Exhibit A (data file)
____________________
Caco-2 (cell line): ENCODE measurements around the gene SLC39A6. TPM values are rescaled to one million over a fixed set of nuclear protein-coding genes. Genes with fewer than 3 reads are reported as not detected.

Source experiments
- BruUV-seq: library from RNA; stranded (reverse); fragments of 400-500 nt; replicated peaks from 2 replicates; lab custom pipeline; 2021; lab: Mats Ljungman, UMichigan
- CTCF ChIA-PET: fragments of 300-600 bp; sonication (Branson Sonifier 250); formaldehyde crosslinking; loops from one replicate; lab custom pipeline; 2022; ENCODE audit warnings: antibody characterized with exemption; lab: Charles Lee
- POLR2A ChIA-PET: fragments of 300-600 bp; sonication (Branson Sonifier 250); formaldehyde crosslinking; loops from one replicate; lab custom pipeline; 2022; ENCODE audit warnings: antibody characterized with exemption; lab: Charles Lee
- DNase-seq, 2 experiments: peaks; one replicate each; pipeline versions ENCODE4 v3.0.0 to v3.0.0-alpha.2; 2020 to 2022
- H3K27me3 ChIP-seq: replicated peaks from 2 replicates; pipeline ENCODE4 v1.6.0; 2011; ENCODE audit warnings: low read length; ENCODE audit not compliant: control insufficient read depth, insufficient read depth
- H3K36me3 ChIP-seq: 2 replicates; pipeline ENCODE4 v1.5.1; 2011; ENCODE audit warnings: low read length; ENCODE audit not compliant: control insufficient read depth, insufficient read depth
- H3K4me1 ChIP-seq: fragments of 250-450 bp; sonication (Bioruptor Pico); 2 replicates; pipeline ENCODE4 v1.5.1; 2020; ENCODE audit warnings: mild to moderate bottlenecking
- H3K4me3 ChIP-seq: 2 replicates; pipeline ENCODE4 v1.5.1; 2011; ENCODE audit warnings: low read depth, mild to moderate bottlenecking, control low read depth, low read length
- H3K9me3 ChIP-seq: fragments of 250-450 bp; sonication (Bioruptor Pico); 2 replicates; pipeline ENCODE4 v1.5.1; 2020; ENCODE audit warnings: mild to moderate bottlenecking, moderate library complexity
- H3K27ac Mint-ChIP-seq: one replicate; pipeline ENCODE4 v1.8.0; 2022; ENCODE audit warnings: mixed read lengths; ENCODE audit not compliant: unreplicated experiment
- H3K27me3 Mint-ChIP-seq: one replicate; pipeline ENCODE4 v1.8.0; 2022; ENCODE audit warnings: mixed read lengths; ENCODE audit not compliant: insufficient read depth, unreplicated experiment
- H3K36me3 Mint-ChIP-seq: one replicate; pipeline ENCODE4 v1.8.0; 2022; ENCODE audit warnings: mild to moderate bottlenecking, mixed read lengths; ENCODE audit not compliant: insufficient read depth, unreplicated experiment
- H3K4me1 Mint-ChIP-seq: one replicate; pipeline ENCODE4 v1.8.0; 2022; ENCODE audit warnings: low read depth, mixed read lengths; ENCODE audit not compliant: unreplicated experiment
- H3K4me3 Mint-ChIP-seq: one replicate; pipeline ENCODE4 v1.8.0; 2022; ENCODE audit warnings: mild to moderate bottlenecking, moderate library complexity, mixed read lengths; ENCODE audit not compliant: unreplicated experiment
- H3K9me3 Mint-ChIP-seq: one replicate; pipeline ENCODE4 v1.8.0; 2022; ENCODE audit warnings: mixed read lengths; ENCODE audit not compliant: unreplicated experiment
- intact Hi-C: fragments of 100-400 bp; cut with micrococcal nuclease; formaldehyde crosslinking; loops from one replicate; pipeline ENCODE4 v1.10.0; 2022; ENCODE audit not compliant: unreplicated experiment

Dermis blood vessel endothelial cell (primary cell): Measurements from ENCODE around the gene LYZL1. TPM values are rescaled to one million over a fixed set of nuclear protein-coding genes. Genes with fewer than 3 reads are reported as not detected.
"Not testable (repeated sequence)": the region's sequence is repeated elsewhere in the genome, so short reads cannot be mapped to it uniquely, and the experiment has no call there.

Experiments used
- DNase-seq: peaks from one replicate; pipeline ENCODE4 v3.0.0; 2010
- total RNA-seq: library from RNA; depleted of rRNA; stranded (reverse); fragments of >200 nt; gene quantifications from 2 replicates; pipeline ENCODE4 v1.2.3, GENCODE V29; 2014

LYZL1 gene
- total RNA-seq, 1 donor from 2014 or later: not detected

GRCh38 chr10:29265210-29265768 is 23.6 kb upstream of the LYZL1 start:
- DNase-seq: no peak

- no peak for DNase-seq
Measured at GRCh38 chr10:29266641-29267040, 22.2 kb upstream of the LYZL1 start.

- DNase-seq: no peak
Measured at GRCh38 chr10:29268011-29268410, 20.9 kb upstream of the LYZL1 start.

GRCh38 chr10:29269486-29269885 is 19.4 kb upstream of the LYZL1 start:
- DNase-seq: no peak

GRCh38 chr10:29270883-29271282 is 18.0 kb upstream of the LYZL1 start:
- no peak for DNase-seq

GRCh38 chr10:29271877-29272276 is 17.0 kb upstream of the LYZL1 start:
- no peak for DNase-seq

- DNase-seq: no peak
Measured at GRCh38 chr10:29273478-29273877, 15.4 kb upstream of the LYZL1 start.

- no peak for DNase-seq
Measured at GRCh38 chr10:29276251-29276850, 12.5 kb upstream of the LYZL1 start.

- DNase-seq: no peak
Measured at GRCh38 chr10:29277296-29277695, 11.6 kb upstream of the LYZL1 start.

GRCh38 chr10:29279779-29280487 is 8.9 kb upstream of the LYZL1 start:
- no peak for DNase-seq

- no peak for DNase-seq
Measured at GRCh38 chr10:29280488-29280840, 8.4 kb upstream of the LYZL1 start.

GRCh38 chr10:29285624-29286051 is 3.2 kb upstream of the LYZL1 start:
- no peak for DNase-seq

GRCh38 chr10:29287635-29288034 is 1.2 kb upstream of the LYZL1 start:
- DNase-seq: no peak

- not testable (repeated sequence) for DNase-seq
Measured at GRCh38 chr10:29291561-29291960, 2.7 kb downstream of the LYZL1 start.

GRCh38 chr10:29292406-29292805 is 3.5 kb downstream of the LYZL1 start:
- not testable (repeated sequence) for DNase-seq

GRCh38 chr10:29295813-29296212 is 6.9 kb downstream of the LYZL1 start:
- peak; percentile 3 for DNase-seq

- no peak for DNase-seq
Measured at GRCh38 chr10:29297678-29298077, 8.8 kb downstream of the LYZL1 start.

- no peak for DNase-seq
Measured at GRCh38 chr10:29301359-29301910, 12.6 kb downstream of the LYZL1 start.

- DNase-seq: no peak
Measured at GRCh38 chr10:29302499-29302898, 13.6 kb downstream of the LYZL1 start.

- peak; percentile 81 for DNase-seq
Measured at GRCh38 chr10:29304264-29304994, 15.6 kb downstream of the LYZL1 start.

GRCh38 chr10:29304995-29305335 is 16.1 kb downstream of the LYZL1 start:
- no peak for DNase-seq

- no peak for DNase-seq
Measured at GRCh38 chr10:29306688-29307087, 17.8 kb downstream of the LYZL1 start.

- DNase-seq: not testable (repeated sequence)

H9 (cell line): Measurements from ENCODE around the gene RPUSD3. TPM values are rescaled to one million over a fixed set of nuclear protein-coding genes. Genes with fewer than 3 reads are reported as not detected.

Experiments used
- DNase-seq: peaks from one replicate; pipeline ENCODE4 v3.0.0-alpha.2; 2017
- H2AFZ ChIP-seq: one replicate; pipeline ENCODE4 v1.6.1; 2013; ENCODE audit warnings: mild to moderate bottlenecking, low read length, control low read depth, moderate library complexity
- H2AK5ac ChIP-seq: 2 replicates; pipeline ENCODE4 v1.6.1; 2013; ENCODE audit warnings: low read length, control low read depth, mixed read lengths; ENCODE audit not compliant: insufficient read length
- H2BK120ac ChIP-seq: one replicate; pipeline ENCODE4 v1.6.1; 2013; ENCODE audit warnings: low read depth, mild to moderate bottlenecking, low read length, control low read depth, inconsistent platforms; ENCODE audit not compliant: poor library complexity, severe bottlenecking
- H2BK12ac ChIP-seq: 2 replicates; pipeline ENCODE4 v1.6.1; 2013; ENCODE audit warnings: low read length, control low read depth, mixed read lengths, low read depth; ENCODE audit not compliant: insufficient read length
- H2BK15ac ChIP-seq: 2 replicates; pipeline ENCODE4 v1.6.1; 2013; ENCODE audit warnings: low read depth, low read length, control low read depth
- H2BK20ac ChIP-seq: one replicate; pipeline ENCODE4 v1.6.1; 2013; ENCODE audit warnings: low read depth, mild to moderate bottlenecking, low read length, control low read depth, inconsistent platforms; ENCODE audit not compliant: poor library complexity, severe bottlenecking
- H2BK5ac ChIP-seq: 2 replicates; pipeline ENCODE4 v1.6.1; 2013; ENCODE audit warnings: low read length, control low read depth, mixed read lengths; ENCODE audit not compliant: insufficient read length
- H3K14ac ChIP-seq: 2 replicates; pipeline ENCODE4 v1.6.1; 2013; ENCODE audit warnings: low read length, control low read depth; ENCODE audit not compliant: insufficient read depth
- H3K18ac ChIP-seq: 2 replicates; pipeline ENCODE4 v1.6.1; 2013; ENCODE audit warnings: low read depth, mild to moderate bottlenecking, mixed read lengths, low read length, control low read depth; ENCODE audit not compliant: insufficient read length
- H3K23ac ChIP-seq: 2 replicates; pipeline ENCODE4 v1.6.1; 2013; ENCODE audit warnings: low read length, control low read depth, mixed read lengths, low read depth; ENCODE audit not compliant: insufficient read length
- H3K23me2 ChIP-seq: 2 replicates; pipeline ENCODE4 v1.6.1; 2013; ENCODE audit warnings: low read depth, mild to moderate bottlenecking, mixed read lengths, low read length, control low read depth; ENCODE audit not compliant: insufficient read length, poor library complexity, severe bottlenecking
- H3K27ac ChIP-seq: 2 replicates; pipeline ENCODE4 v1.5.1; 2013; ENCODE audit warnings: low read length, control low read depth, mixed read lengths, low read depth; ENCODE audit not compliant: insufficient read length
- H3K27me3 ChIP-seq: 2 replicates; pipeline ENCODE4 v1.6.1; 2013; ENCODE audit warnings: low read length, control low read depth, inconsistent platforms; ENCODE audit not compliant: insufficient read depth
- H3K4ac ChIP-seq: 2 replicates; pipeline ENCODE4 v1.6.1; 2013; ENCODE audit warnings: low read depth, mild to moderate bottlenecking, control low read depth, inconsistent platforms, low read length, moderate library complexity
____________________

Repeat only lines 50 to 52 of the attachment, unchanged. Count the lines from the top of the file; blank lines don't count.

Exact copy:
GRCh38 chr10:29287635-29288034 is 1.2 kb upstream of the LYZL1 start:
- DNase-seq: no peak

- not testable (repeated sequence) for DNase-seq